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PARIS - Nicolas Sarkozy took his re-election bid to the streets of Paris on Monday, seeking to hijack the French left's traditional May Day show of force but failing to win over a scornful Marine Le Pen.
With five days to go before the French presidential vote, the country's three main political movements were on the march, with three competing street rallies in the capital battling for the electorate's attention.
Le Pen, flag-bearer of the far-right anti-immigrant National Front seized on her party's traditional May Day homage to Catholic martyr Joan of Arc to launch another fierce attack on both remaining candidates.
She had won just under 18 percent of the vote in the first round on April 22, trailing Sarkozy and the Socialist frontrunner Francois Hollande, who now face each other in a televised debate Wednesday and the run-off on Sunday.
Sarkozy has a embarked on a determined bid to recruit her supporters to his cause, stressing again and again his promises to cut immigration, withhold voting rights from foreign citizens and oppose gay marriage.
But a triumphalist Le Pen scorned his overture, damning Sarkozy and Hollande equally as creatures of the same party duopoly she blames for France's economic woes and loss of sovereignty to Europe and international finance.
"Who between Francois Hollande and Nicolas Sarkozy will impose the austerity plan in the most servile way? Who will submit the best to the instructions of the IMF, the BCE or the European Commission?" she demanded ironically.
"On May 6 it's not a president who is to be elected, but a simple employee of the European Central Bank, a Brussels sub-controller of finance, charged with applying the Commission's decisions without question," she said.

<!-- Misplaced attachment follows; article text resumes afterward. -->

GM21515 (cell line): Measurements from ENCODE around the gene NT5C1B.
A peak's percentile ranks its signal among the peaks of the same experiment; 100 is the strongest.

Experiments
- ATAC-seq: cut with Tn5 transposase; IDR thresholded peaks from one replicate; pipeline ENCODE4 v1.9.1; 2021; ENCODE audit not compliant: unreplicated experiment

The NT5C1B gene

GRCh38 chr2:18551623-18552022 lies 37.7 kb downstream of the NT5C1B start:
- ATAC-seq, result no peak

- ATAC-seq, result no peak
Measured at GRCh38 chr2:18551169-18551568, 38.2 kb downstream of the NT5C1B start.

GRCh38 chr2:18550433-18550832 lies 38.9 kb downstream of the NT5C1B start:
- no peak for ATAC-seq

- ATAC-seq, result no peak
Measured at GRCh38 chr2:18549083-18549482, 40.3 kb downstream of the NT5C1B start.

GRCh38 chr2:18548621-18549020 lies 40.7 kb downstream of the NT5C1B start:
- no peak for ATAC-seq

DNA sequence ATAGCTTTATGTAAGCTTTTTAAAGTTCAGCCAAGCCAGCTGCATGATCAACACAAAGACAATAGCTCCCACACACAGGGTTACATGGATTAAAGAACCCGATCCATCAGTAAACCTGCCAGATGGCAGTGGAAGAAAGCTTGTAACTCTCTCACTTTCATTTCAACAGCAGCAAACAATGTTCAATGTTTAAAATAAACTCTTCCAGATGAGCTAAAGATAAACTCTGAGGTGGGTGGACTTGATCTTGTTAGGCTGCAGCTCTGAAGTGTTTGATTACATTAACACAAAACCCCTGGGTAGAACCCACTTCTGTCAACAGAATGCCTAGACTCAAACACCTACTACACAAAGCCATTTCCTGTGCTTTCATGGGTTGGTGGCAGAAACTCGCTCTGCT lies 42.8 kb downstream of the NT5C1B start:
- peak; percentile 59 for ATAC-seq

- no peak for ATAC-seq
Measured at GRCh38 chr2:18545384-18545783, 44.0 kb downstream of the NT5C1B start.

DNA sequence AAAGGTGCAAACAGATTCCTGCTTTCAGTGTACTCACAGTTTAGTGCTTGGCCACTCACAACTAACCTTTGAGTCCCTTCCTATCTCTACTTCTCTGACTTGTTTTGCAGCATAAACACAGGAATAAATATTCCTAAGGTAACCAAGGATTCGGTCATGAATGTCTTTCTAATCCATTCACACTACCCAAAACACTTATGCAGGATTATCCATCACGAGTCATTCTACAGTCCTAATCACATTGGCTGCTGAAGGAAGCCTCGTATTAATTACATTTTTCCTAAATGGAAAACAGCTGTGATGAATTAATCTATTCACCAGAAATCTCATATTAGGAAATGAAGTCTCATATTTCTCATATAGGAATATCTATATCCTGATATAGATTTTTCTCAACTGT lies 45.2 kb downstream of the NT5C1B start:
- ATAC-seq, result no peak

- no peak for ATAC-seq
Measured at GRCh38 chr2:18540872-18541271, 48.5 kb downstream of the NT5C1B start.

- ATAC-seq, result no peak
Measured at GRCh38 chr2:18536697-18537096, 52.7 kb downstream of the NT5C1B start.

"With regular reports to Angela Merkel's Germany," she added, to loud booing.
Le Pen reminded her supporters that they are free to vote as they choose on Sunday, but said that she would cast a blank ballot so as not to endorse either candidate and strongly suggested that they should do the same.
She declared that the National Front had set the agenda of the presidential election and imposed itself as the "compass" guiding French politics, and she urged her supporters to back the party in June's legislative election.
"This movement we have launched cannot be stopped, our victory is inevitable. Nothing will ever be the same again," she said.
Polls suggest many of Le Pen's supporters will vote begrudgingly for Sarkozy, although not enough to return him to office, and many of the hardcore party members in the crowd in Place de l'Opera disagreed.
"If I was obliged to vote, with a pistol to my head, I'd probably vote Hollande, because five years ago Sarkozy said he had killed the National Front," said Jean-Marie Cojannot, 66, who had come from the far south.
Sarkozy was to meet his own supporters for his last major rally in the capital across the Seine from the Eiffel Tower at the Trocadero esplanade, hoping for a last-minute surge to defeat a confident Hollande.
And, on the left, trade unions were to carry out their traditional march to the historic Place de la Bastille.
With the latest poll predicting a Hollande win on Sunday by 53 to 47 percent, Sarkozy is anxious to gain some momentum from the rally and said he expected "tens of thousands of French" to take part.
Under fire for rallying his supporters on a day traditionally dominated by unions and the left, Sarkozy has hit back with attacks on state benefit recipients and appeals to the middle class.
"I want to tell all of you who work, whether you are taxi drivers, tradesmen, business owners or employees, those of you who have bought a home or have a small inheritance, you have nothing to apologise for," Sarkozy said.
Sarkozy initially billed his rally as a celebration of "real work", before Hollande hit back that he was the president of "real unemployment".
Continuing his efforts to reach out to Le Pen supporters, Sarkozy also repeated that there are "too many" immigrants in France.
"I have never called for a closed France. I will never call for zero immigration, but the reality is that when you invite in more people than you can handle, you no longer integrate them," he said.
"There is not enough housing, not enough schools, not enough work."
Confident of the left's support, Hollande was to stay away from the union march on Tuesday, campaigning elsewhere in the country while Socialist Party secretary Martine Aubry was to address the mass rally at Bastille.